Video of Interest: John Updike & New Yorker Cartoons; From Ink Spill’s Archives: Art of The New Yorker Ephemera

Posted on 19th March 2017 in News

 

The late John Updike (he died in 2009) wrote almost as much about the magazine’s cartoons and cartoonists as any New Yorker contributor outside of the Art/Cartoon Department [see below].  Here we have a chance to see him for five and-a-half minutes,  up close with some of the magazine’s most iconic drawings, including James Thurber’s Seal in the Bedroom, Charles Addams’s skier and Peter Arno’s “Well, back to the old drawing board.”  The video comes out of WGBH’s archive (that’s the Boston public television station). My guess is that Updike was visiting the traveling exhibit of art tied into the New Yorker‘s 60th anniversary in 1985.   Here’s the link.  Enjoy!

A Selected List of Updike on New Yorker Cartoons and Cartoonists:

Introduction to Christmas at The New Yorker: Stories, Poems, Humor, and Art (2003)

Thurber’s Art — a contribution to Cartoon America: Comic Art in the Library of Congress (2006)

A Tribute to Saul Steinberg for The New York Review of Books (1999).

Introduction to The World of William Steig, edited by Lee Lorenz (1998)

Introduction to a section (“The Fourth Decade: 1955- 1964”) of The Complete Cartoons of The New Yorker (2004)

Introduction to Poor Arnold’s Almanac (1998) *the “Arnold” is Arnold Roth

Note for an Exhibit of New Yorker cartoons at The Art Institute of Boston (1993)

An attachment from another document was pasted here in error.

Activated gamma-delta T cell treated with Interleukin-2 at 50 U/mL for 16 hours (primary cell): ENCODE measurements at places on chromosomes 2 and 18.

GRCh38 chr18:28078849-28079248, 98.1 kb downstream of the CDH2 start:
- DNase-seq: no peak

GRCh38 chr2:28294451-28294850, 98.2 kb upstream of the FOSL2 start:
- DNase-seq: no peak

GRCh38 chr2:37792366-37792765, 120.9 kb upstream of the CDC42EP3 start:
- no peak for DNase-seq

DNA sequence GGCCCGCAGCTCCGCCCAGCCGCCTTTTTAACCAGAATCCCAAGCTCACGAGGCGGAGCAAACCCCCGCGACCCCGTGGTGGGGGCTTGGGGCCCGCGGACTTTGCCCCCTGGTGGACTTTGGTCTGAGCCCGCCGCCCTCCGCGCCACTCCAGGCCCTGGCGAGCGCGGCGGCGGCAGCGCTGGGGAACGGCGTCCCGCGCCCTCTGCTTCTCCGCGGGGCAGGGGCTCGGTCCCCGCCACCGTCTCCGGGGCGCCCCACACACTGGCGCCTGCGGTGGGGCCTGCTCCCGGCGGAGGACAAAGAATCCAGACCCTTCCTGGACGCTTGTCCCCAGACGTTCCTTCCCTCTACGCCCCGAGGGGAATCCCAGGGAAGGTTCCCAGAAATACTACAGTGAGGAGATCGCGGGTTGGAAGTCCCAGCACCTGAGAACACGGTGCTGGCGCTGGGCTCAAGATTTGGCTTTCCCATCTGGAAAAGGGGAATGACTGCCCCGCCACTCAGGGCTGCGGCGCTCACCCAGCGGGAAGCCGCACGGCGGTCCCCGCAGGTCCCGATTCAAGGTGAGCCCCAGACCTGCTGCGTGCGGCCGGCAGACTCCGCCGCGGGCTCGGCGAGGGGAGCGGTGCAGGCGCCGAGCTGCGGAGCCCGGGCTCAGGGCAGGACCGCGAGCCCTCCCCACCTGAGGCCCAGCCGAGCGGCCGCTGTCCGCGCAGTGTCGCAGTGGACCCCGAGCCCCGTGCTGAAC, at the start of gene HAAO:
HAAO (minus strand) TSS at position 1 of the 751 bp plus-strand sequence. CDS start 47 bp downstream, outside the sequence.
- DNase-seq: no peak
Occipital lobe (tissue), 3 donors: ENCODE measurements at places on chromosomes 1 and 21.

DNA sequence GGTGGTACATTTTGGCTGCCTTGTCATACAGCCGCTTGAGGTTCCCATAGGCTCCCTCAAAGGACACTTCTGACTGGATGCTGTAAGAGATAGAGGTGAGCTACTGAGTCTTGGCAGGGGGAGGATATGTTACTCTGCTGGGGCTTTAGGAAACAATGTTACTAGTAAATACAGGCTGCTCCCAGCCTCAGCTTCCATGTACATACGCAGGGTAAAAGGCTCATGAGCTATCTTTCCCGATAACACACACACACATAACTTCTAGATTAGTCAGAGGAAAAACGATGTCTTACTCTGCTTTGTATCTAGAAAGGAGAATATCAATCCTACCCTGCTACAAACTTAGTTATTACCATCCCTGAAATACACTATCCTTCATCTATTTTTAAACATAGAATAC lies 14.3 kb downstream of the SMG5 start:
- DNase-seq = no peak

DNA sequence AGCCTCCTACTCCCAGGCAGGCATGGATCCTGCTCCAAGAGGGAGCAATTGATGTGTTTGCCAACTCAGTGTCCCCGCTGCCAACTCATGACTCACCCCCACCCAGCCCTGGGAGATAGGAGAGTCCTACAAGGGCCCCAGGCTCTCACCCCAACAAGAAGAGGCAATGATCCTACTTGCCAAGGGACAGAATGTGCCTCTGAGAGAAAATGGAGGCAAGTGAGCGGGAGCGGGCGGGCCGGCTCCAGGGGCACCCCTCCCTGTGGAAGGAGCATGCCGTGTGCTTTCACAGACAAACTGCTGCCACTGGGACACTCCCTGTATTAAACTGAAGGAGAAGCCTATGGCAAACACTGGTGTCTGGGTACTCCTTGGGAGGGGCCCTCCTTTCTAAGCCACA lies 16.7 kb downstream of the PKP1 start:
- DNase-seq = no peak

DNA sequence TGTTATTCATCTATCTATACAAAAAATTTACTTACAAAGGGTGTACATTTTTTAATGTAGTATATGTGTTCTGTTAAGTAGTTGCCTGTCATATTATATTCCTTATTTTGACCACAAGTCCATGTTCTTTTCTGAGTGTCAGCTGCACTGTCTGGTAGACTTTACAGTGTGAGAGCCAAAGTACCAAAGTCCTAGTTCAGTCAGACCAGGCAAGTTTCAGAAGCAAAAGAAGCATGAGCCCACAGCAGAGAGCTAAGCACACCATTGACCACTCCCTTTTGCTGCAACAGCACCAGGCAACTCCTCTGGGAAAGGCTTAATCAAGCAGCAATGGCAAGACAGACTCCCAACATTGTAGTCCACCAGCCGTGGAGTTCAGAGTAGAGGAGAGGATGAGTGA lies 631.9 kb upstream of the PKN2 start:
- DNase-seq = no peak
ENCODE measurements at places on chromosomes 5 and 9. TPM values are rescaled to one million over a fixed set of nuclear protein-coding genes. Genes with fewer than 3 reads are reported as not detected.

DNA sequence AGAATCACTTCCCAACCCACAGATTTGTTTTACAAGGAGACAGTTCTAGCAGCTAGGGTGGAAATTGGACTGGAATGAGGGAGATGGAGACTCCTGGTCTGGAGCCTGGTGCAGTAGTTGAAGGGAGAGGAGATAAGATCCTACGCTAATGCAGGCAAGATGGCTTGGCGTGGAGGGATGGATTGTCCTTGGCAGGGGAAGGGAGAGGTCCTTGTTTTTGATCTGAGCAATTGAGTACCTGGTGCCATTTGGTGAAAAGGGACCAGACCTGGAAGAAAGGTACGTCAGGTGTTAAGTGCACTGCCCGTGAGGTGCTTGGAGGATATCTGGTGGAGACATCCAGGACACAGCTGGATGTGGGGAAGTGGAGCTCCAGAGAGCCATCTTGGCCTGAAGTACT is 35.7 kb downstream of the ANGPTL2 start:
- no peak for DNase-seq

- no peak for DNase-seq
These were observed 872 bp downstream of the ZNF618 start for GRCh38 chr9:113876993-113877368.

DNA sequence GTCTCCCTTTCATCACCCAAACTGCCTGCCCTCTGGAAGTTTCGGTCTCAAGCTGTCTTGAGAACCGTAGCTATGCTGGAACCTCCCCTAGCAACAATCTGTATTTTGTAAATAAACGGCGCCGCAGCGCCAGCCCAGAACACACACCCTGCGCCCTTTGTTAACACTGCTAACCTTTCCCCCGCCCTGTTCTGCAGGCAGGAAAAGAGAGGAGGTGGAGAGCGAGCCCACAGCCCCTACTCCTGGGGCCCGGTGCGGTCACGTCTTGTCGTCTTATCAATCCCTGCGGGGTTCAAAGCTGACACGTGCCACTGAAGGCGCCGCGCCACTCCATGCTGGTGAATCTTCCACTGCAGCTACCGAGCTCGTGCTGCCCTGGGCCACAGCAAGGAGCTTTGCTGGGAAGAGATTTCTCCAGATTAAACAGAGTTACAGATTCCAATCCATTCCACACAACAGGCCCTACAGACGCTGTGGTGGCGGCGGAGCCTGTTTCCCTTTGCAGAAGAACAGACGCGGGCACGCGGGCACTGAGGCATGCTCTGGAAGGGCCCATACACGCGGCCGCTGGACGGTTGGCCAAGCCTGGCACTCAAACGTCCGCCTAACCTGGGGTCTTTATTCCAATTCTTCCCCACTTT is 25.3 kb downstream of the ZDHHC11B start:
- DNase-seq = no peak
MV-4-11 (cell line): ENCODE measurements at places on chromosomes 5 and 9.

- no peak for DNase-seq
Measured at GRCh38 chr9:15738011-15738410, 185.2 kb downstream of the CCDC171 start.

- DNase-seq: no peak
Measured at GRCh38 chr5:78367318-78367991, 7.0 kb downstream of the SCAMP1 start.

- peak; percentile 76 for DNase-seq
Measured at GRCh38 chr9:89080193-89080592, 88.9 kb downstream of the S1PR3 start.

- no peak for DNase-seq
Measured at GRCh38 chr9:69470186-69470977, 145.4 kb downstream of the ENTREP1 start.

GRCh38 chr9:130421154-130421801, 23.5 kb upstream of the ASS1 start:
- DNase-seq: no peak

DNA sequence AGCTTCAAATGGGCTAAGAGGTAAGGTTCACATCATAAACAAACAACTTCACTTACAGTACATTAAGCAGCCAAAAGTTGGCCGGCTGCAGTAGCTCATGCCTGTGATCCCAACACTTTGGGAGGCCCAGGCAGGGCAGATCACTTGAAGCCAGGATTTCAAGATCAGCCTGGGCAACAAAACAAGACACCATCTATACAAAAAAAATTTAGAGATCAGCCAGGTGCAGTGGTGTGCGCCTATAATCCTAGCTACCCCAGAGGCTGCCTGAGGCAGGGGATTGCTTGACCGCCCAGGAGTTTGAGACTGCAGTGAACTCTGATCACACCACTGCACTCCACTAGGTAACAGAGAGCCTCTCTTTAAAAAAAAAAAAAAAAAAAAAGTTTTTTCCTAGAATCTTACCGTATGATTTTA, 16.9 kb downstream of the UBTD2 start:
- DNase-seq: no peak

Review of  Steinberg’s The Discovery of America (in The New York Review of Books, 1992)

 

Some ephemera from the exhibit:

When the show ran its course, the art was returned to the contributing artists.  With the art, the Nicholls Gallery included the slip of paper you see below (Barbara Nicholls curated the exhibit). We can see that the exhibit Updike likely visited was at The Boston Athenaeum:

 

 

 

 

 

 

On the opening night in New York (at The New York Public Library, not The Yorker Public Library as it’s spelled on the Nicholls sheet. The New Yorker did have then, and continues to have now, its own library, but it’s not generally open to the public), attendees were offered a swag bag on the way out of the exhibit. The bag contained a brochure, a large Charles Addams poster as well as a copy of The New Yorker Cartoon Album 1975-1985, and a packet of postcards, all shown below except for the poster, which is too big for my scanner — the image is the same as you see on the bag and postcard):

 

 

 

 

 

 

 

 

 

 

 

 

 

 

 

 

 

 

 

 

 

 

 

 

 

 

New Yorker Cartoonist Extraordinaire, James Stevenson, Has Died

Posted on 18th February 2017 in News

 

Ink Spill has learned  this morning that James Stevenson, who contributed to The New Yorker for nearly half a century and was the very definition of a New Yorker cartoonist, has died. The news was conveyed by his wife, Josephine Merck.

 

Photo: James Stevenson in the 1960s

 

Mr. Stevenson, born in New York City in 1929, found his way to The New Yorker in 1947. “I was not hired on merit,” Mr. Stevenson wrote in The Life, Loves and Laughs of Frank Modell — “My mother was  a friend of the Fiction Editor, William Maxwell.” He worked for that summer as an office boy, and a part-time supplier of cartoon ideas.  Nine years later he was hired by the Art Editor, James Geraghty, as a full-time ideaman.  Mr. Stevenson recalled that Mr. Geraghty turned to him after the hiring handshake and said, “You must not tell anybody at the office or anywhere else what you do.”